Monitoring growth

As specific behaviours demonstrated by students can indicate the processes or cognitive ‘moves’ by which they complete creative tasks and solve problems, identification of these behaviours allows for capturing evidence of the processes involved in thinking creatively. Using item response theory (IRT), assessments such as these help us to understand what growth in creative thinking might look like. Based on the assumption that less-frequently demonstrated skills or responses in an assessment are, by definition, more difficult, student responses can be plotted along a scale of difficulty. Scales such as these, derived from multiple assessments of a construct such as creative thinking, help to inform the development of learning progressions. As such, the emphasis in assessment should be on developing an understanding of how learning progresses, rather than on the generation of summative scores and grades.

Table 2 presents an excerpt from ACER’s levels of skill development for creative thinking that focuses on the aspect of ‘shifting perspective’. To ensure an evidence-based approach, these levels have been, and continue to be, validated and corroborated with assessment data. Levels of skill development can support understanding of these aspects and how they develop. They can also support teachers to appropriately target teaching interventions at a student’s level of attainment. For example, students who demonstrate being less proficient at shifting their perspective on a problem to generate novel ideas can be taught techniques and strategies for reconsidering problems and solutions from a different ‘angle’: from the perspectives of different stakeholders, to see other causes to a problem or to explore less obvious uses, properties and qualities of objects or solutions.

Table 2: Excerpt from the levels of skill development for creative thinking, Aspect 2.1: Shifting perspective

Level Description
High Learners demonstrate a willingness to experiment, shifting beyond conventional perspectives, leading to new possibilities. They question and renegotiate the boundaries of the task to navigate around possible constraints. They test out multiple pathways, even those that seem unlikely.
Mid Learners can shift perspective, thinking about the task in a different way and considering the task from a range of conventional perspectives. They are willing to test out an alternative pathway.
Low Learners view the task through their single perspective without consideration of which task elements can be changed or considering alternative perspectives or pathways.

Through interpretation of the ability–difficulty scales derived from assessments, it is possible to make broader inferences about which behaviours can be associated with lower or higher levels of proficiency. For example, in the creative thinking tasks of the Assessment of General Capabilities project that assessed Aspect 2.1: Shifting perspective, most students took a fairly singular perspective on what it means to help refugees resettle. Very few students tested out multiple pathways or responded in ways that would indicate that they renegotiated the boundaries of the task. Those students who did tended to perform the best overall in other creative thinking tasks; therefore, this behaviour was interpreted as a higher level of proficiency of creative thinking (full results can be found in Scoular et al., 2020). The analysis of this data allowed a shift from a hypothetical progression to one that, through relevant adjustments, is empirically derived. Of course, inferences should not rely too heavily on a single assessment alone; rather, a number of scales derived from different assessments are being reviewed. Where the evidence is consistent across assessments, broader conclusions about how creative thinking develops and can be enhanced can be made.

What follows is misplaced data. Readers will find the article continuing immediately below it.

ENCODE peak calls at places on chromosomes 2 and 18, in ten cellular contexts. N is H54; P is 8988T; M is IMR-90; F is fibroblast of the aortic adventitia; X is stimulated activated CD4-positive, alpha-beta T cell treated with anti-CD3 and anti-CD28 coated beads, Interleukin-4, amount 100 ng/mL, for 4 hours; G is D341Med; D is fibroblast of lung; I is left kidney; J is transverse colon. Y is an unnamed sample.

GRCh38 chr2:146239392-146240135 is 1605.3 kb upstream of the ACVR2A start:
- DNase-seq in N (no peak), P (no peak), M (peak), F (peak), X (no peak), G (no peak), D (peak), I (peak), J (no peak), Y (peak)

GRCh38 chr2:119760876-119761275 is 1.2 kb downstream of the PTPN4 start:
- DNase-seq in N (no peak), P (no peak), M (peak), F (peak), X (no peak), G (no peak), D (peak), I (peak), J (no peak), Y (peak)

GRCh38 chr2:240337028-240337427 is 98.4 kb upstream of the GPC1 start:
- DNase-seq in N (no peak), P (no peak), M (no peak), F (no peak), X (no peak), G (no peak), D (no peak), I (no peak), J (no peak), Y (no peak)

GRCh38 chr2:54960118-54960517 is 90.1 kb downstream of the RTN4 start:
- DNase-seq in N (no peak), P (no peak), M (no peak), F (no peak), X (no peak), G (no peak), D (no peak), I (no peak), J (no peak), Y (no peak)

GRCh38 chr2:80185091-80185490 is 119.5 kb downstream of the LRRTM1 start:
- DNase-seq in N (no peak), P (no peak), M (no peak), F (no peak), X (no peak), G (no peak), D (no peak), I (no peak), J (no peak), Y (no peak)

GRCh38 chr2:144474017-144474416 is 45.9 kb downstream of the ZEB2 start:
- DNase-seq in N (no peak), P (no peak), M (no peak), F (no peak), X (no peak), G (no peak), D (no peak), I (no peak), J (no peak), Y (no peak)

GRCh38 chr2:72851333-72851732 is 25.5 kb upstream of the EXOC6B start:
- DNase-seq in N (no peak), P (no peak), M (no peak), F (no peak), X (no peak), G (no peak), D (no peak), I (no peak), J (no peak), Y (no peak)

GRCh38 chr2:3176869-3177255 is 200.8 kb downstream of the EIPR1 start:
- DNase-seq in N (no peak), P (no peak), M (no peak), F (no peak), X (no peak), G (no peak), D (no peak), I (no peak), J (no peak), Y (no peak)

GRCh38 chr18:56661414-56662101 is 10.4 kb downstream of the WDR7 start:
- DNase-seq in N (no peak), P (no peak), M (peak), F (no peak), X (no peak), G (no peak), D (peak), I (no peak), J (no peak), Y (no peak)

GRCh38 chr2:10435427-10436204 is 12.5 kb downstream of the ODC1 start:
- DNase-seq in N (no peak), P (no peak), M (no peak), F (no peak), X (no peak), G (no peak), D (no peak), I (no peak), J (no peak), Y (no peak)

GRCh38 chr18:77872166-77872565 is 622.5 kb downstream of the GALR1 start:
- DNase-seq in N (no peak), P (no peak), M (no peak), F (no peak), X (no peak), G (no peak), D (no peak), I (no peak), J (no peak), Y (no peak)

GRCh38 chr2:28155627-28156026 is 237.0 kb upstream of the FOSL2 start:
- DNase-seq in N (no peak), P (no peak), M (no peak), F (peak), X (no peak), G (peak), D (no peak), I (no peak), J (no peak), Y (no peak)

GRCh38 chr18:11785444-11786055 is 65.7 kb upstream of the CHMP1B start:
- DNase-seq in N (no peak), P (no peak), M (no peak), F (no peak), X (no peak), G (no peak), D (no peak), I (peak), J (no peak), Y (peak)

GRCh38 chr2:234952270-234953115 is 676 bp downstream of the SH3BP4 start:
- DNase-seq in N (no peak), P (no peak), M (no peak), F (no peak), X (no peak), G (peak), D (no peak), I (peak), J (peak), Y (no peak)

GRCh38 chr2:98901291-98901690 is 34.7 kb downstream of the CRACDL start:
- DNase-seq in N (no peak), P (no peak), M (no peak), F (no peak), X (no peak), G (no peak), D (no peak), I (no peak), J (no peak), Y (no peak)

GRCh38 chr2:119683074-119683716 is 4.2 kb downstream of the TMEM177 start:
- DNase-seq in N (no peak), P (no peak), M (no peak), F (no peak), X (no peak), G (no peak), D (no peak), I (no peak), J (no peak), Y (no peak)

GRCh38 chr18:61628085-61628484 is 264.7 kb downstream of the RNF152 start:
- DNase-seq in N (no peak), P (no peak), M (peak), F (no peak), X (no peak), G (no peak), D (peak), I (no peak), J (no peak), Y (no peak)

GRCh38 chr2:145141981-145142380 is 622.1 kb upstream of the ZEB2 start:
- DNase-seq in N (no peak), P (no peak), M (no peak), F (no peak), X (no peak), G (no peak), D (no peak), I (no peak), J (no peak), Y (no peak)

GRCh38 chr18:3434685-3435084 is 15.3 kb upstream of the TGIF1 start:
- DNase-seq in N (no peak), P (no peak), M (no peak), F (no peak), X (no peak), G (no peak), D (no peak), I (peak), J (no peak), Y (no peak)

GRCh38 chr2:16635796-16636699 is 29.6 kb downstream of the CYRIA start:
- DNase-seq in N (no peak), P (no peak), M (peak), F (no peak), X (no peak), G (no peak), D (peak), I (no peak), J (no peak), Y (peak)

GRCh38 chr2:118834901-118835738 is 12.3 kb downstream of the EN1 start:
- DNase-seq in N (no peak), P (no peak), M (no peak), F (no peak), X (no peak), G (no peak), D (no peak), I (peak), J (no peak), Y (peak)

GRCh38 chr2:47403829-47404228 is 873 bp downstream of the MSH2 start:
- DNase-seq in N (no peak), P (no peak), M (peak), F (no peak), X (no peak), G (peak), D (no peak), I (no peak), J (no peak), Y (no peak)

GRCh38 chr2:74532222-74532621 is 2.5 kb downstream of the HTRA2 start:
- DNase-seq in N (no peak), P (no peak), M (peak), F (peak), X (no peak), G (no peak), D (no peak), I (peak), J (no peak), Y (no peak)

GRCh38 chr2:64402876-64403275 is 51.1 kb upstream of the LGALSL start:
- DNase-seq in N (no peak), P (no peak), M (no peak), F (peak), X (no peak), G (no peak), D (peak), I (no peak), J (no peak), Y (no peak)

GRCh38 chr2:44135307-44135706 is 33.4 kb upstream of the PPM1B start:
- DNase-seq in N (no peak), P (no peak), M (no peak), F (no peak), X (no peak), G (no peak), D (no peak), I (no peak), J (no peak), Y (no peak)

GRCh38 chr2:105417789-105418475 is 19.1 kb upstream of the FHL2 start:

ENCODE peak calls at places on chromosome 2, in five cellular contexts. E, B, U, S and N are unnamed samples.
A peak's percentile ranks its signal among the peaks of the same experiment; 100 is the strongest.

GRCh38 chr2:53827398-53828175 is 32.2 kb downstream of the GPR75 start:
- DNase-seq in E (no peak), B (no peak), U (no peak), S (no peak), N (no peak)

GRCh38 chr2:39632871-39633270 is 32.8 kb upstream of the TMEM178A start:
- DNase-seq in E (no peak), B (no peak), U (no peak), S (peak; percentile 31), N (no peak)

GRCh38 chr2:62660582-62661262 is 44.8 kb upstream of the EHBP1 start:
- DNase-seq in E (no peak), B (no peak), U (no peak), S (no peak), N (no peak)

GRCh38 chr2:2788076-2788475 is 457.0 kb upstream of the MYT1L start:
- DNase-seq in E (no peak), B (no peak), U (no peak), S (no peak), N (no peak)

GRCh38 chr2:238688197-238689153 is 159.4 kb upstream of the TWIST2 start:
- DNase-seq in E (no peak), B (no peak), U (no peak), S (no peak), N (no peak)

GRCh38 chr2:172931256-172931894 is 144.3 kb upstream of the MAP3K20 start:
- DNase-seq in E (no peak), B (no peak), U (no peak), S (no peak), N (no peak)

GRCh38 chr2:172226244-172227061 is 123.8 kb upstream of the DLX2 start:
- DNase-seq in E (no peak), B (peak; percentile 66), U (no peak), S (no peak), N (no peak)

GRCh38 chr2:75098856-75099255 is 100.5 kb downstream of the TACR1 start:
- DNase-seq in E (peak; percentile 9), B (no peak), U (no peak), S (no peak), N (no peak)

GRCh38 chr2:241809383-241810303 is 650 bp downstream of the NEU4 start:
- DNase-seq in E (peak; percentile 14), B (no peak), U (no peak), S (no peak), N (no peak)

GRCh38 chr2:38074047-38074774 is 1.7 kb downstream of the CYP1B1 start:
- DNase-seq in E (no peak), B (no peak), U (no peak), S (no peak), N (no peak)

Conclusion

The findings from our research supported the creative thinking framework as a robust foundation on which to base assessment. The data provided validation and iteratively informed the definitions in the skill development framework and the levels of skill development. On the basis of such project work, ACER is contributing to the international research in this area by developing frameworks for creative thinking and other constructs, such as critical thinking and collaboration, useful for classroom assessment and learning. A number of recent projects, and subsequently countries, have now adopted these frameworks, and a process of validation through comparison to assessment data is ongoing. Future work includes considerations not just of the framework’s application in assessment but also of how the aspects can be utilised for the purposes of teaching strategies and linking to learning outcomes in the curriculum.

References

Care E, Griffin P and McGaw B (2012) Assessment and Teaching of 21st Century Skills. New York, USA: Springer.

Kereluik K, Mishra P, Fahnoe C et al. (2013) What knowledge is of most worth: Teacher knowledge for 21st century learning. Journal of Digital Learning in Teacher Education 29(4): 127–140.

Lucas B (2016) A five-dimensional model of creativity and its assessment in schools. Applied Measurement in Education 29(4): 278–290.

Ramalingam D, Anderson P, Scoular C et al. (2020) Creative thinking: Skill development framework. Australian Council for Educational Research. Available at: https://research.acer.edu.au/cgi/viewcontent.cgi?article=1041&context=ar_misc (accessed 17 March 2021).

Rhodes M (1961) An analysis of creativity. The Phi Delta Kappan 42(7): 305–310.

Scoular C, Ramalingam D, Heard J et al. (2020) Assessing general capabilities: Skills for the 21st century learner. Full research report. Australian Council for Educational Research. Available at: https://research.acer.edu.au/ar_misc/47 (accessed 17 March 2021).

Simonton DK (2012) Teaching creativity: Current findings, trends, and controversies in the psychology of creativity. Teaching of Psychology 39(3): 217–222.